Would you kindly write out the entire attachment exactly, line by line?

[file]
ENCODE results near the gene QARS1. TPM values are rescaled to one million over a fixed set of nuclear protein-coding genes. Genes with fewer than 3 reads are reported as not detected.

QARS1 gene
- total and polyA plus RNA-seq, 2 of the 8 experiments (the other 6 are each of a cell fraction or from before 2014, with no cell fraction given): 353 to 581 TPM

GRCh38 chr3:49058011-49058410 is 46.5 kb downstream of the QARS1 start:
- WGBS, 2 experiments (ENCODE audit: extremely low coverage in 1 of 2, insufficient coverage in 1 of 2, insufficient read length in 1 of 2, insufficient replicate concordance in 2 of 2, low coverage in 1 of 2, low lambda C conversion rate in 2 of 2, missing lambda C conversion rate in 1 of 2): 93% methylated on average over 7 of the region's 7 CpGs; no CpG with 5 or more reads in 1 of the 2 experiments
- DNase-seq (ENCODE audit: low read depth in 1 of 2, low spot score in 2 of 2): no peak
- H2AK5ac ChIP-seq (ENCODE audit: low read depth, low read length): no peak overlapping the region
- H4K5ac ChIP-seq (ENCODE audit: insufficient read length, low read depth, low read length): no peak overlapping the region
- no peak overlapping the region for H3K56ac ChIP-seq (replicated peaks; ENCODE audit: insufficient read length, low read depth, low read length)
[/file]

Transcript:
ENCODE results near the gene QARS1. TPM values are rescaled to one million over a fixed set of nuclear protein-coding genes. Genes with fewer than 3 reads are reported as not detected.

QARS1 gene
- total and polyA plus RNA-seq, 2 of the 8 experiments (the other 6 are each of a cell fraction or from before 2014, with no cell fraction given): 353 to 581 TPM

GRCh38 chr3:49058011-49058410 is 46.5 kb downstream of the QARS1 start:
- WGBS, 2 experiments (ENCODE audit: extremely low coverage in 1 of 2, insufficient coverage in 1 of 2, insufficient read length in 1 of 2, insufficient replicate concordance in 2 of 2, low coverage in 1 of 2, low lambda C conversion rate in 2 of 2, missing lambda C conversion rate in 1 of 2): 93% methylated on average over 7 of the region's 7 CpGs; no CpG with 5 or more reads in 1 of the 2 experiments
- DNase-seq (ENCODE audit: low read depth in 1 of 2, low spot score in 2 of 2): no peak
- H2AK5ac ChIP-seq (ENCODE audit: low read depth, low read length): no peak overlapping the region
- H4K5ac ChIP-seq (ENCODE audit: insufficient read length, low read depth, low read length): no peak overlapping the region
- no peak overlapping the region for H3K56ac ChIP-seq (replicated peaks; ENCODE audit: insufficient read length, low read depth, low read length)